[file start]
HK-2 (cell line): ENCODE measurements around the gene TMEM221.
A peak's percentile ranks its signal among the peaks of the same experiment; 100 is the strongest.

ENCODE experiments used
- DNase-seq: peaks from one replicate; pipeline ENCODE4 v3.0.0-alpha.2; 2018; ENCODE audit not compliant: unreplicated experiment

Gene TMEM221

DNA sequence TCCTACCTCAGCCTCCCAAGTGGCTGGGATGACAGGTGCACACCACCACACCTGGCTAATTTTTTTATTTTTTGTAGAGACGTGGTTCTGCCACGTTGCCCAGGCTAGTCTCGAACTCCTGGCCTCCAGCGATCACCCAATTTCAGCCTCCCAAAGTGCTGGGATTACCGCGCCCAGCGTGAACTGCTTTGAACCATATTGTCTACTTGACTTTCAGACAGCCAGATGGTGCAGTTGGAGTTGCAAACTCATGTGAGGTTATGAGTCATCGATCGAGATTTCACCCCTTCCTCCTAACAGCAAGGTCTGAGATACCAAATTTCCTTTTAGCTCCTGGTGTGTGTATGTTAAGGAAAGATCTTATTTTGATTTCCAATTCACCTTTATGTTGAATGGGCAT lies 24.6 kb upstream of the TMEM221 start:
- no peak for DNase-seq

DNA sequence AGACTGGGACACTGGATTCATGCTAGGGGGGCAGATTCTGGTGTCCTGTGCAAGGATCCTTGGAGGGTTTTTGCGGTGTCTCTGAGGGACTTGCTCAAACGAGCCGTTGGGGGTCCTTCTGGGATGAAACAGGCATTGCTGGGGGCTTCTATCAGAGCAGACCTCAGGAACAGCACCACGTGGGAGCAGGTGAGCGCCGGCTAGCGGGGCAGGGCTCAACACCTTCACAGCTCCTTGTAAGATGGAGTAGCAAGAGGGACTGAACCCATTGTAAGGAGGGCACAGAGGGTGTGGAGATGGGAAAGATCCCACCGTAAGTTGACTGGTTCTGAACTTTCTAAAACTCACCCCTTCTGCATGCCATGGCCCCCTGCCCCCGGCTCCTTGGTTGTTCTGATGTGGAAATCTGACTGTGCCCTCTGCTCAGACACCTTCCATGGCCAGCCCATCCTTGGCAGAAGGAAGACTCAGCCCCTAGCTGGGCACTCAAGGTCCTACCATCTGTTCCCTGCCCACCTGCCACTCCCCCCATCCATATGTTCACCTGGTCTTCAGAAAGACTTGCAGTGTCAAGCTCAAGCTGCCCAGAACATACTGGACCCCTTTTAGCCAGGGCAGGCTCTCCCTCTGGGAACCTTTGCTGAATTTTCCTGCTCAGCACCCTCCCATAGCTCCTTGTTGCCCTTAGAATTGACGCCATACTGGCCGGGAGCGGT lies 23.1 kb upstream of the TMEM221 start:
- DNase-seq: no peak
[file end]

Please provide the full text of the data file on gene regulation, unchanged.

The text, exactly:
HK-2 (cell line): ENCODE measurements around the gene TMEM221.
A peak's percentile ranks its signal among the peaks of the same experiment; 100 is the strongest.

ENCODE experiments used
- DNase-seq: peaks from one replicate; pipeline ENCODE4 v3.0.0-alpha.2; 2018; ENCODE audit not compliant: unreplicated experiment

Gene TMEM221

DNA sequence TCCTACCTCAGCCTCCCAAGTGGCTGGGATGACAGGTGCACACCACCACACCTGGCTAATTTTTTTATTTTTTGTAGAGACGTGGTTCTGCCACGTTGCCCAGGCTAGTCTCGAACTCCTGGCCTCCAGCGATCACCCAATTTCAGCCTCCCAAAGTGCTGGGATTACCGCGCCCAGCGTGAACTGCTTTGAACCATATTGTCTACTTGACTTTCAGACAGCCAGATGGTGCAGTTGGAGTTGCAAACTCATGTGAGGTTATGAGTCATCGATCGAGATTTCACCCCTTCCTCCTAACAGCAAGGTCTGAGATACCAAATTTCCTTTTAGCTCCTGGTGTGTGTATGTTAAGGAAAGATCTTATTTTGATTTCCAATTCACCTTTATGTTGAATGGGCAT lies 24.6 kb upstream of the TMEM221 start:
- no peak for DNase-seq

DNA sequence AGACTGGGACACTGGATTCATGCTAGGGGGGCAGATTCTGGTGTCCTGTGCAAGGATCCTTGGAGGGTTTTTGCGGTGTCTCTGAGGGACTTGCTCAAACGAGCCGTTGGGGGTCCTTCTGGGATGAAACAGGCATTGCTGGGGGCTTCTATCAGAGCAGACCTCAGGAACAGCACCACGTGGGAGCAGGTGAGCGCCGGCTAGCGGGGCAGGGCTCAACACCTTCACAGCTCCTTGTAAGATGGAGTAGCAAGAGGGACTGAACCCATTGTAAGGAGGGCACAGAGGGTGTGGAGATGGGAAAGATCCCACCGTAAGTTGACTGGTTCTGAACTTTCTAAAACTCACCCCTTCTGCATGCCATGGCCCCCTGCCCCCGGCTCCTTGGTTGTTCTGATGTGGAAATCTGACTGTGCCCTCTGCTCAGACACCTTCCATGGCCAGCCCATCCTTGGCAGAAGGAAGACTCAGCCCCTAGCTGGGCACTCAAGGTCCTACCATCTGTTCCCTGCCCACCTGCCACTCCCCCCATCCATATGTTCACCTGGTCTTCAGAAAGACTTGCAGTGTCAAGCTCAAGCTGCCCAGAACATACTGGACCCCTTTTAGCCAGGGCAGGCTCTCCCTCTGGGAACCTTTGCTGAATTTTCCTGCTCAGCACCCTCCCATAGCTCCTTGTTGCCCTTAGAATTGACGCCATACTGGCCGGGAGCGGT lies 23.1 kb upstream of the TMEM221 start:
- DNase-seq: no peak